In conclusion it seems that the Wilt Chamberlain argument does provide a good argument to show why patterned theories of justice are incompatible with liberty. We first identified that the violation of a right to do something is best described as the violation of a liberty to do something. Then we argued that in order for Nozick to avoid begging the question against the patterned theorist he must give independent support to the idea of absolute property rights which give somebody the right to use their property even if it upsets a distributive pattern. Nozick tries to argue for absolute property right from the basis of self-ownership which is the idea that each person is to have the right to use their body as they wish (which includes using it to acquire property rights) as long as they don’t interfere with others using their bodies as they wish. Nozick’s Lockean proviso on acquisition is not entailed by self-ownership because interference is defined only as the negative right to acquire property and we are not violating somebody else’s right to that piece of property by acquiring it because they only had the negative right of the opportunity to acquire it and not the positive right to somebody else not taking it for themselves. As self-ownership guarantees that people may acquire and use property as they want as long as they don’t violate the negative rights of others to their property then the taking of Wilt’s property (his money) is a violation of his absolute property rights and is therefore a violation of his liberty.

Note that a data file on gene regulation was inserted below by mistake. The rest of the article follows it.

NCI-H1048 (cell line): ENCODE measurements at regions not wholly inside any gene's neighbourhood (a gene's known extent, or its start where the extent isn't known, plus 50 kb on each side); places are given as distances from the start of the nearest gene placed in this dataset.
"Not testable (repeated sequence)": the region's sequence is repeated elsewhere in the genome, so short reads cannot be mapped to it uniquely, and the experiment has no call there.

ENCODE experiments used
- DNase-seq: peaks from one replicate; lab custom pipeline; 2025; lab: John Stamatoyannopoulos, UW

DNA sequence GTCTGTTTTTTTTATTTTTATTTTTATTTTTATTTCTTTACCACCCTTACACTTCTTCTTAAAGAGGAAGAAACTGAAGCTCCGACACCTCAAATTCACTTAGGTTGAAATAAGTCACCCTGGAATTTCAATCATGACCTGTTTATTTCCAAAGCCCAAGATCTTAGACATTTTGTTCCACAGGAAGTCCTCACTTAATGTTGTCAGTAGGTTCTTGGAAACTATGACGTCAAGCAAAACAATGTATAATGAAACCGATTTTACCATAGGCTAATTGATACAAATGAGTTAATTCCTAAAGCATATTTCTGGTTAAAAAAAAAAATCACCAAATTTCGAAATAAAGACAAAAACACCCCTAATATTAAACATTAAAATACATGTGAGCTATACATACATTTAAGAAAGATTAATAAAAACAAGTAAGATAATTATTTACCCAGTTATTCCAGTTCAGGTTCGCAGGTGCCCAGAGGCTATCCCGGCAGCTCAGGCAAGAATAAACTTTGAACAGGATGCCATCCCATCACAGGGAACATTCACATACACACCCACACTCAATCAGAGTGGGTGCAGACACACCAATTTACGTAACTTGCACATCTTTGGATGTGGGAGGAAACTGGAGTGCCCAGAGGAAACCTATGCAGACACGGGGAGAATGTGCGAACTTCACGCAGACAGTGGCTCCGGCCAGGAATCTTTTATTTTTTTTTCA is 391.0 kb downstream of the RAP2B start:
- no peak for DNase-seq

Nozick,R., Anarchy,State, and Utopia 1974
Wolf,J., Robert Nozick: Robert Nozick: Property, Justice and the Minimal State 1991
Cohen,G.A., Self-ownership,freedom and equality 1995
Narveson,J., The libertarian idea 1987
Kymlicka,W., Contemporary political philosophy 1990